Features

Stop-Motion Animation Provokes Thoughts on Loss in This Heartening Short Film

Good Grief Short Film

Fiona Dalwood

Why Watch? This short documentary from Fiona Dalwood features five conversations about losing something vital (from limbs to loved ones) and infuses them with lighthearted stop-motion animation, rounding out and complicating stories that otherwise might be wholly somber.

In truth, what’s shared is not only the initial wound of the loss, but also the lessons learned from it as it healed. Those tones blend together for a rich view on one aspect of human life — managing to avoid one-noted piety, sunshine or despair.

The stop-motion, rendered with simplicity and skill, adds a buffer between us and the pain. There’s a potential to mute the impact, but it also achieves something similar to the short In Dreams, where the human face is taken away, allowing a universality to creep in. This is no longer his story, these are no longer their stories. We can somehow see ourselves more easily reflected in the details when it’s a talking spider sharing the woe.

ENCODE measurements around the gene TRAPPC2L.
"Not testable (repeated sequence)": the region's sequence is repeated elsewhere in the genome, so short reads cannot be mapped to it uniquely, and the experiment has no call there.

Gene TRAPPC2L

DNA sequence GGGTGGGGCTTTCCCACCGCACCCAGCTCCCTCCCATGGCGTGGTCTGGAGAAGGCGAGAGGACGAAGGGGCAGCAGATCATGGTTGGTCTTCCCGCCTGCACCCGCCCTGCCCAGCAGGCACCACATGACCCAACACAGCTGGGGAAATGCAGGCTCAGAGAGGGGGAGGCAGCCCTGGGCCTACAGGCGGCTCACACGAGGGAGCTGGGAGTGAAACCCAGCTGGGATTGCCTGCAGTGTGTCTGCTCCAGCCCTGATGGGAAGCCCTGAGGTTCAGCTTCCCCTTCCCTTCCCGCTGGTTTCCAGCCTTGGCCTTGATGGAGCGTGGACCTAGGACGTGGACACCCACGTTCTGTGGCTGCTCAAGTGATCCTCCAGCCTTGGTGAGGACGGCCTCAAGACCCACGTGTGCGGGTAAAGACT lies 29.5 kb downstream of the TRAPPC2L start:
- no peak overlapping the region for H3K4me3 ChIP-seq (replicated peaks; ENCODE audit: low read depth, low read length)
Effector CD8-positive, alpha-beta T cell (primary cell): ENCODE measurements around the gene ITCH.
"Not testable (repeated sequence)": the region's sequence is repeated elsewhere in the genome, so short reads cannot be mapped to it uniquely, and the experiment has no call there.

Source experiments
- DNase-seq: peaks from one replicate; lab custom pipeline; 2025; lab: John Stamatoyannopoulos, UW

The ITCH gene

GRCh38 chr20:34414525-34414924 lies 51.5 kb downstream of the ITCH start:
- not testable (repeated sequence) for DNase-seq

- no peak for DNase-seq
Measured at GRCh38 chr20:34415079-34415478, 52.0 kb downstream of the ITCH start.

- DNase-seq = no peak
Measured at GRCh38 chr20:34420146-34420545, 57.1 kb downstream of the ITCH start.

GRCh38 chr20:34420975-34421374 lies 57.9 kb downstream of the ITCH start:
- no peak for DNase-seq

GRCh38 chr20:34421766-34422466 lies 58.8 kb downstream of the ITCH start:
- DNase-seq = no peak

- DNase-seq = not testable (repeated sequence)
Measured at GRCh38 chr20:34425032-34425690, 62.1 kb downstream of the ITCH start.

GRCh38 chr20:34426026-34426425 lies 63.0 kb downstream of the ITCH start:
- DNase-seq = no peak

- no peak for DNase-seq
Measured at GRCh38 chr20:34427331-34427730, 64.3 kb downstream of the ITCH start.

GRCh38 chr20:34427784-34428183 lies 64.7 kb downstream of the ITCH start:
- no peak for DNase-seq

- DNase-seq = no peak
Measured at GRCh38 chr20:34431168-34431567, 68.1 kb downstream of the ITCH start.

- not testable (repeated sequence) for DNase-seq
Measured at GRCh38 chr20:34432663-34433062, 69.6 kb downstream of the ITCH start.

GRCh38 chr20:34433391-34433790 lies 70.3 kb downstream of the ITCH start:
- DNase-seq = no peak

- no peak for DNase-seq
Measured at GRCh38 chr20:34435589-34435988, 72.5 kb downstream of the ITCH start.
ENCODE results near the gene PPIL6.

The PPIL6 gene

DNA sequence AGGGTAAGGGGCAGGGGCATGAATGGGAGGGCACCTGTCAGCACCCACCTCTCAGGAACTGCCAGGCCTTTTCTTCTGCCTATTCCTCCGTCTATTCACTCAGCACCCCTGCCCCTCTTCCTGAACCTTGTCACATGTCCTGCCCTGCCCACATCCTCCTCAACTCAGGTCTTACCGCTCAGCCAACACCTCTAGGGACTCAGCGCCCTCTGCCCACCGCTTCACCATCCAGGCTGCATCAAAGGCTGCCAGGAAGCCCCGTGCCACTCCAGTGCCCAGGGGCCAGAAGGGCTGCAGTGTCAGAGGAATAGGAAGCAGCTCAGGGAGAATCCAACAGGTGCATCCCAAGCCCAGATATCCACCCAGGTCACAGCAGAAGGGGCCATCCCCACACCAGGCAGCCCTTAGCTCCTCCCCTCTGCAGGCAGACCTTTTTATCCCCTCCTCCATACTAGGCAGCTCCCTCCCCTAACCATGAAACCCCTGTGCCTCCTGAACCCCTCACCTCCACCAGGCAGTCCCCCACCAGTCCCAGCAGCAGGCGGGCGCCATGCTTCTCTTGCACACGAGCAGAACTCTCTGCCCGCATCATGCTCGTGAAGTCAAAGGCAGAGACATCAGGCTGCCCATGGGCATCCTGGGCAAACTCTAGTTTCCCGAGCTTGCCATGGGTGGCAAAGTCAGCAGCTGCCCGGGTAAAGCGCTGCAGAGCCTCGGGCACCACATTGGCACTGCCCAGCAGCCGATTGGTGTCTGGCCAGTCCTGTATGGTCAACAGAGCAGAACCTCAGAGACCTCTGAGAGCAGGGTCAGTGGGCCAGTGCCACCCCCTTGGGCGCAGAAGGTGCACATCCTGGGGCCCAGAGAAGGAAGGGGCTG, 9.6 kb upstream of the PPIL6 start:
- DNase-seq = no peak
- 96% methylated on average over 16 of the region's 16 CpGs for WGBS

Good Grief also uses its claymation as a Trojan horse. An adorable entryway that leads to some difficult questions.

What Will It Cost? About 7 minutes.

A veteran of writing about movies for nearly a decade, Scott Beggs has been the Managing Editor of Film School Rejects since 2009. Despite speculation, he is not actually Walter Mathau's grandson. See? He can't even spell his name right.

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